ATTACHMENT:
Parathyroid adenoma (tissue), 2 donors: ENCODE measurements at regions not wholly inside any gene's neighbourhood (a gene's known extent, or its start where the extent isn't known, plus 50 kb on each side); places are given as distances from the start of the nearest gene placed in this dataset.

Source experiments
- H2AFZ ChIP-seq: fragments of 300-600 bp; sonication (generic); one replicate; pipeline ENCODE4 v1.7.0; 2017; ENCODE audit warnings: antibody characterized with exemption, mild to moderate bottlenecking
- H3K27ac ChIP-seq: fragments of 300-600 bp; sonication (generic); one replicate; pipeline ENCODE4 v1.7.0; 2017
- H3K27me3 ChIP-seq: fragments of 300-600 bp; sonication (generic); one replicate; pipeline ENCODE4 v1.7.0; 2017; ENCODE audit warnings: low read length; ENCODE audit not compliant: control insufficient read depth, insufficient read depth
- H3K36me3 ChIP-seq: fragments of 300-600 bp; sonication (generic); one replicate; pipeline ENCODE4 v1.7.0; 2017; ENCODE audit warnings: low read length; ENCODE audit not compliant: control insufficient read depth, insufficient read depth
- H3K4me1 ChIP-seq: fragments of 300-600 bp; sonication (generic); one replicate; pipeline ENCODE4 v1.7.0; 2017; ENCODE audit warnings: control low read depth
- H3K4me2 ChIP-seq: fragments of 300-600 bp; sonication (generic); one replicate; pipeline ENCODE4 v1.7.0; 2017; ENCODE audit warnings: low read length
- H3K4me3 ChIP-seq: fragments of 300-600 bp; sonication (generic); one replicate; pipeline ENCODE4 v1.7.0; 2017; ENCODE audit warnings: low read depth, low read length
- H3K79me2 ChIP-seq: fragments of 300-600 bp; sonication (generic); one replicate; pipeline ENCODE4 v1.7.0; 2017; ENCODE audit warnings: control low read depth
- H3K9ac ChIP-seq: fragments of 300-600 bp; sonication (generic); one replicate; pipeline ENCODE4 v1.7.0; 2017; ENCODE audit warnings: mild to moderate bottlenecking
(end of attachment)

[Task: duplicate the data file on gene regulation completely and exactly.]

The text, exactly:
Parathyroid adenoma (tissue), 2 donors: ENCODE measurements at regions not wholly inside any gene's neighbourhood (a gene's known extent, or its start where the extent isn't known, plus 50 kb on each side); places are given as distances from the start of the nearest gene placed in this dataset.

Source experiments
- H2AFZ ChIP-seq: fragments of 300-600 bp; sonication (generic); one replicate; pipeline ENCODE4 v1.7.0; 2017; ENCODE audit warnings: antibody characterized with exemption, mild to moderate bottlenecking
- H3K27ac ChIP-seq: fragments of 300-600 bp; sonication (generic); one replicate; pipeline ENCODE4 v1.7.0; 2017
- H3K27me3 ChIP-seq: fragments of 300-600 bp; sonication (generic); one replicate; pipeline ENCODE4 v1.7.0; 2017; ENCODE audit warnings: low read length; ENCODE audit not compliant: control insufficient read depth, insufficient read depth
- H3K36me3 ChIP-seq: fragments of 300-600 bp; sonication (generic); one replicate; pipeline ENCODE4 v1.7.0; 2017; ENCODE audit warnings: low read length; ENCODE audit not compliant: control insufficient read depth, insufficient read depth
- H3K4me1 ChIP-seq: fragments of 300-600 bp; sonication (generic); one replicate; pipeline ENCODE4 v1.7.0; 2017; ENCODE audit warnings: control low read depth
- H3K4me2 ChIP-seq: fragments of 300-600 bp; sonication (generic); one replicate; pipeline ENCODE4 v1.7.0; 2017; ENCODE audit warnings: low read length
- H3K4me3 ChIP-seq: fragments of 300-600 bp; sonication (generic); one replicate; pipeline ENCODE4 v1.7.0; 2017; ENCODE audit warnings: low read depth, low read length
- H3K79me2 ChIP-seq: fragments of 300-600 bp; sonication (generic); one replicate; pipeline ENCODE4 v1.7.0; 2017; ENCODE audit warnings: control low read depth
- H3K9ac ChIP-seq: fragments of 300-600 bp; sonication (generic); one replicate; pipeline ENCODE4 v1.7.0; 2017; ENCODE audit warnings: mild to moderate bottlenecking